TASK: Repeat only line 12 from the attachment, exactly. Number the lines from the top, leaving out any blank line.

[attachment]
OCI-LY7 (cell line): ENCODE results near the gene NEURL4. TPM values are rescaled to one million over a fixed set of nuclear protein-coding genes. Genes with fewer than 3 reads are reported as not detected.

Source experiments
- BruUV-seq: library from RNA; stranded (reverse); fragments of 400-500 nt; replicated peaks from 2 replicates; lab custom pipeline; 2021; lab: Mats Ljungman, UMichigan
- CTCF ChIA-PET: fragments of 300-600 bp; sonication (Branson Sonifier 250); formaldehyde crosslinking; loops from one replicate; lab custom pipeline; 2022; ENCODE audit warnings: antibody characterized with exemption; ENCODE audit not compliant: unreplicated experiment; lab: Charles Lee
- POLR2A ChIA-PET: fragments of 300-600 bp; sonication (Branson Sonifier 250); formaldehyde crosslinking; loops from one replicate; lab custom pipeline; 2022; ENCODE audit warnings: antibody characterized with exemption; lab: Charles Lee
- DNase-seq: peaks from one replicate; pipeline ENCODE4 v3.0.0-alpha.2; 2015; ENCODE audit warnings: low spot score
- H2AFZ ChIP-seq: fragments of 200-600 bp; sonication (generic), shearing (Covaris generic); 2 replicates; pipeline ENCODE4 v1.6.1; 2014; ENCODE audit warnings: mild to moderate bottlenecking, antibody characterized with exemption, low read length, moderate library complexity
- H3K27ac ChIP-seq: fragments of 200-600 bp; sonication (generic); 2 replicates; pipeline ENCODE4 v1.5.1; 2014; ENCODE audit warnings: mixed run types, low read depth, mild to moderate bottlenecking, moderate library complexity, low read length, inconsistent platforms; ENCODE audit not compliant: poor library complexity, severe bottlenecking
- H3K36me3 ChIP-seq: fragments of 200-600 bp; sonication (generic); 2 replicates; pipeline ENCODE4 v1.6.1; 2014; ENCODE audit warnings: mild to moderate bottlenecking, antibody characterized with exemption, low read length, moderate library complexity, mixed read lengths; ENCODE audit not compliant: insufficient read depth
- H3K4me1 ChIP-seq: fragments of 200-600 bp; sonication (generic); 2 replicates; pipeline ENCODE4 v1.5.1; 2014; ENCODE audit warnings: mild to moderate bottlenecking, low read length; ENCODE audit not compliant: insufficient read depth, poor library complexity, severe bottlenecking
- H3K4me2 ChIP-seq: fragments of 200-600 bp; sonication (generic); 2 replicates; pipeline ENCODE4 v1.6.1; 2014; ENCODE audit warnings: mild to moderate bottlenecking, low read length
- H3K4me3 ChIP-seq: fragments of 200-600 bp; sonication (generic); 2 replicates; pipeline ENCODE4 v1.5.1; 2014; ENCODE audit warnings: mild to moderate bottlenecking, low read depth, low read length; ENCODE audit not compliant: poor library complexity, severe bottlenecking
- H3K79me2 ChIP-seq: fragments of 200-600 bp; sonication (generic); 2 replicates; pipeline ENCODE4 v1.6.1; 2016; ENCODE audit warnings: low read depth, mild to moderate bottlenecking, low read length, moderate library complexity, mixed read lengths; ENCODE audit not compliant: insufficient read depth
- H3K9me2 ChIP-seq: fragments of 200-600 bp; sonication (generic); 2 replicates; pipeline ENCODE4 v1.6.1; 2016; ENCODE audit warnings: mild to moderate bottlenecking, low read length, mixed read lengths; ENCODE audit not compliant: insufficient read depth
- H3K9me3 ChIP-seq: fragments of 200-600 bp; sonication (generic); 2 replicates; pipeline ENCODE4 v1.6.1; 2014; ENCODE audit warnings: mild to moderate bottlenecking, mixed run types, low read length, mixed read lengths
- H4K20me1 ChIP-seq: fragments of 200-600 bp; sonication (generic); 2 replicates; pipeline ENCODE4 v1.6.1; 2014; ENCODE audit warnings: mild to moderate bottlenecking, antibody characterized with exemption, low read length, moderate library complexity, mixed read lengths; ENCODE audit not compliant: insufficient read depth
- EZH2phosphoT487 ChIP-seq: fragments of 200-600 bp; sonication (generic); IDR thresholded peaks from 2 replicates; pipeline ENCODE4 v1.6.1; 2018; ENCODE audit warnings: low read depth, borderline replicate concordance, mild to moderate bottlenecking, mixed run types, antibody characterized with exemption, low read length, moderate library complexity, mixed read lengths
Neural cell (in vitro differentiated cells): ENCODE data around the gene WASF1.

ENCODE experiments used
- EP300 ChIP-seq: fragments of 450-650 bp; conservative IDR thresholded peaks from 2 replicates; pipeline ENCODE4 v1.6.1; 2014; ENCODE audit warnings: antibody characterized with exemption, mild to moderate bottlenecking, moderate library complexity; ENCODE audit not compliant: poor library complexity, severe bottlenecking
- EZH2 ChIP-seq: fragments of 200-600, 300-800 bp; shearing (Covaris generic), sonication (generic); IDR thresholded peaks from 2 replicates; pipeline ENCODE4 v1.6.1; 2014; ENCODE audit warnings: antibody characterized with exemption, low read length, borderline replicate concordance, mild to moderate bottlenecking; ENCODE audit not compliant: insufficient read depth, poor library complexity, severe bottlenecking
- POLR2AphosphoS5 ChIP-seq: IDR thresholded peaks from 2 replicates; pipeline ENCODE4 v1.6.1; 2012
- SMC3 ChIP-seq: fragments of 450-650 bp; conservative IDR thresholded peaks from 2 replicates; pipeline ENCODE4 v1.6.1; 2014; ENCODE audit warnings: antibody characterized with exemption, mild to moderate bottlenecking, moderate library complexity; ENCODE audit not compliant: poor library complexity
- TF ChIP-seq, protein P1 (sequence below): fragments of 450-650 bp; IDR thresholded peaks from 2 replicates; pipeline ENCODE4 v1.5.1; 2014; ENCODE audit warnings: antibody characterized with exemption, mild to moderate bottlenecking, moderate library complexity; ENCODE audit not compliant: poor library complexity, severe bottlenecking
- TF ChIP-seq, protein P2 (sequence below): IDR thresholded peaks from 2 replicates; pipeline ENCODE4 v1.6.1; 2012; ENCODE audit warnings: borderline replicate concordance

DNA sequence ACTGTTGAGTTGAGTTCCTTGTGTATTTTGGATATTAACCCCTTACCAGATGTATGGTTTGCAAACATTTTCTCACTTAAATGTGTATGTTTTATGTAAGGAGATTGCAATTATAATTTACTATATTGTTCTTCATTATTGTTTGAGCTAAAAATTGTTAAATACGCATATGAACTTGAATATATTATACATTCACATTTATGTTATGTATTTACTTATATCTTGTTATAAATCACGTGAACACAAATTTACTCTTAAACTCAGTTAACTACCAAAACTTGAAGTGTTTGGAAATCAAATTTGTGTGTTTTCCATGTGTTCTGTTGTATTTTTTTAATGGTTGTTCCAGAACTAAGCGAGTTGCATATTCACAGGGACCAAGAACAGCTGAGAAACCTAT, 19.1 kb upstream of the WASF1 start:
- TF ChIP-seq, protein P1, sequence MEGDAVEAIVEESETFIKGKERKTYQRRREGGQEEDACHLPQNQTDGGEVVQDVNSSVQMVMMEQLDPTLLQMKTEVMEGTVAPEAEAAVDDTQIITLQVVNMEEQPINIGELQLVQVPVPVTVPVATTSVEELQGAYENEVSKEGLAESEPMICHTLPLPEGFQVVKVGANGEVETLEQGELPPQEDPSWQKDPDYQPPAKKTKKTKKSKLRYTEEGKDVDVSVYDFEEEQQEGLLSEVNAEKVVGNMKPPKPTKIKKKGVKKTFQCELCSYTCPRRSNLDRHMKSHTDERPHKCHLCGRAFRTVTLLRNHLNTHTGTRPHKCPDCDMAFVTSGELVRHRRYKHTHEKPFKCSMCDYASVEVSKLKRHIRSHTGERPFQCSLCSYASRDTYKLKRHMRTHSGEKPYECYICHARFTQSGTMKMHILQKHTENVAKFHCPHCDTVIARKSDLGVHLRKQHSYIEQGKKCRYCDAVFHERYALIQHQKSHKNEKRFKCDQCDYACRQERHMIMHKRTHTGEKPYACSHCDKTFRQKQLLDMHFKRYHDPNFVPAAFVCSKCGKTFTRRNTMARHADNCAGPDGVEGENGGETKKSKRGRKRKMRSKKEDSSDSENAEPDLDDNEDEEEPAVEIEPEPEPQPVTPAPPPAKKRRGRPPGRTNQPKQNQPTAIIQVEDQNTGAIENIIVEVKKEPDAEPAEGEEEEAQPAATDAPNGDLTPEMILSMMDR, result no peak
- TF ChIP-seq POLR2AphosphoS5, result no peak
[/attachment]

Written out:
- H3K4me3 ChIP-seq: fragments of 200-600 bp; sonication (generic); 2 replicates; pipeline ENCODE4 v1.5.1; 2014; ENCODE audit warnings: mild to moderate bottlenecking, low read depth, low read length; ENCODE audit not compliant: poor library complexity, severe bottlenecking